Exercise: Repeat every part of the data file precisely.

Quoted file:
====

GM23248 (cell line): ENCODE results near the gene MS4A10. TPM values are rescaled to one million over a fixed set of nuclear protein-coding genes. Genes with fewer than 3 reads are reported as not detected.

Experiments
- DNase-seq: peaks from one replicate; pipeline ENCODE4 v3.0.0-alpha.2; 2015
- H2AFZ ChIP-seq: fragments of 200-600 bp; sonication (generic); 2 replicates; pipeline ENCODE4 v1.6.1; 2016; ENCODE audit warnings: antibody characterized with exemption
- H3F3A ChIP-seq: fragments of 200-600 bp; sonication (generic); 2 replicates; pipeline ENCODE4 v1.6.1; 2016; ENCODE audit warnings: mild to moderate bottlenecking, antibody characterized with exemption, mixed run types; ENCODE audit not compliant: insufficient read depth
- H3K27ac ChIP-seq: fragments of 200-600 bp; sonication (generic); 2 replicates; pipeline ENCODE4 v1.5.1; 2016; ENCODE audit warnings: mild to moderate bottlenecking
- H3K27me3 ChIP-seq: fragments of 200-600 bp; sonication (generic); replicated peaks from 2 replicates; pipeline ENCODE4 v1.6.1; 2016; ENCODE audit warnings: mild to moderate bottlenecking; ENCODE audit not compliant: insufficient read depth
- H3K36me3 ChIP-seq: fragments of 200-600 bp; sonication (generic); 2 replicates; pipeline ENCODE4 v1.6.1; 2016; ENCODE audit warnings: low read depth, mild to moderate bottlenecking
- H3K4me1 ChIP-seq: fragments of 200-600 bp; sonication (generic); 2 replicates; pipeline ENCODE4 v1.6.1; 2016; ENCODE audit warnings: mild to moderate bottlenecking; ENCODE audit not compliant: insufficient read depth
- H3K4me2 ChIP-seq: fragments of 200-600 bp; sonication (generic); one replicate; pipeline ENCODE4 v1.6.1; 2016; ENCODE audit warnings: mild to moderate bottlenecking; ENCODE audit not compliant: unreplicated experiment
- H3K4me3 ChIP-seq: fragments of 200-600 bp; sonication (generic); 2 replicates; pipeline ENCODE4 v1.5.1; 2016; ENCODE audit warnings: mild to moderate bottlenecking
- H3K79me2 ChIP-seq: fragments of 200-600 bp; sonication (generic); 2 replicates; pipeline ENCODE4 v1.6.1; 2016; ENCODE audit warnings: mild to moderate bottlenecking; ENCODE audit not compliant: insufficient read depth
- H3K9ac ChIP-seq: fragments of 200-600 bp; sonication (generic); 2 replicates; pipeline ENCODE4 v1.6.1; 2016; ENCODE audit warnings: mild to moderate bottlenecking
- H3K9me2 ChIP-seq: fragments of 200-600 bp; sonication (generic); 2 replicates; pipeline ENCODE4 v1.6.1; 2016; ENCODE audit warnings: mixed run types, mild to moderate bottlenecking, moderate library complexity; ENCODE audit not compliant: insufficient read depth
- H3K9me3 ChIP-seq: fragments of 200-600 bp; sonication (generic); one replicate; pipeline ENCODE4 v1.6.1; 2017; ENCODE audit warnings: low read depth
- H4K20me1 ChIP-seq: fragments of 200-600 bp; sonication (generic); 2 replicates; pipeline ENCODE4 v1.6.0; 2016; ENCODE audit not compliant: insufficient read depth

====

GM23248 (cell line): ENCODE results near the gene MS4A10. TPM values are rescaled to one million over a fixed set of nuclear protein-coding genes. Genes with fewer than 3 reads are reported as not detected.

Experiments
- DNase-seq: peaks from one replicate; pipeline ENCODE4 v3.0.0-alpha.2; 2015
- H2AFZ ChIP-seq: fragments of 200-600 bp; sonication (generic); 2 replicates; pipeline ENCODE4 v1.6.1; 2016; ENCODE audit warnings: antibody characterized with exemption
- H3F3A ChIP-seq: fragments of 200-600 bp; sonication (generic); 2 replicates; pipeline ENCODE4 v1.6.1; 2016; ENCODE audit warnings: mild to moderate bottlenecking, antibody characterized with exemption, mixed run types; ENCODE audit not compliant: insufficient read depth
- H3K27ac ChIP-seq: fragments of 200-600 bp; sonication (generic); 2 replicates; pipeline ENCODE4 v1.5.1; 2016; ENCODE audit warnings: mild to moderate bottlenecking
- H3K27me3 ChIP-seq: fragments of 200-600 bp; sonication (generic); replicated peaks from 2 replicates; pipeline ENCODE4 v1.6.1; 2016; ENCODE audit warnings: mild to moderate bottlenecking; ENCODE audit not compliant: insufficient read depth
- H3K36me3 ChIP-seq: fragments of 200-600 bp; sonication (generic); 2 replicates; pipeline ENCODE4 v1.6.1; 2016; ENCODE audit warnings: low read depth, mild to moderate bottlenecking
- H3K4me1 ChIP-seq: fragments of 200-600 bp; sonication (generic); 2 replicates; pipeline ENCODE4 v1.6.1; 2016; ENCODE audit warnings: mild to moderate bottlenecking; ENCODE audit not compliant: insufficient read depth
- H3K4me2 ChIP-seq: fragments of 200-600 bp; sonication (generic); one replicate; pipeline ENCODE4 v1.6.1; 2016; ENCODE audit warnings: mild to moderate bottlenecking; ENCODE audit not compliant: unreplicated experiment
- H3K4me3 ChIP-seq: fragments of 200-600 bp; sonication (generic); 2 replicates; pipeline ENCODE4 v1.5.1; 2016; ENCODE audit warnings: mild to moderate bottlenecking
- H3K79me2 ChIP-seq: fragments of 200-600 bp; sonication (generic); 2 replicates; pipeline ENCODE4 v1.6.1; 2016; ENCODE audit warnings: mild to moderate bottlenecking; ENCODE audit not compliant: insufficient read depth
- H3K9ac ChIP-seq: fragments of 200-600 bp; sonication (generic); 2 replicates; pipeline ENCODE4 v1.6.1; 2016; ENCODE audit warnings: mild to moderate bottlenecking
- H3K9me2 ChIP-seq: fragments of 200-600 bp; sonication (generic); 2 replicates; pipeline ENCODE4 v1.6.1; 2016; ENCODE audit warnings: mixed run types, mild to moderate bottlenecking, moderate library complexity; ENCODE audit not compliant: insufficient read depth
- H3K9me3 ChIP-seq: fragments of 200-600 bp; sonication (generic); one replicate; pipeline ENCODE4 v1.6.1; 2017; ENCODE audit warnings: low read depth
- H4K20me1 ChIP-seq: fragments of 200-600 bp; sonication (generic); 2 replicates; pipeline ENCODE4 v1.6.0; 2016; ENCODE audit not compliant: insufficient read depth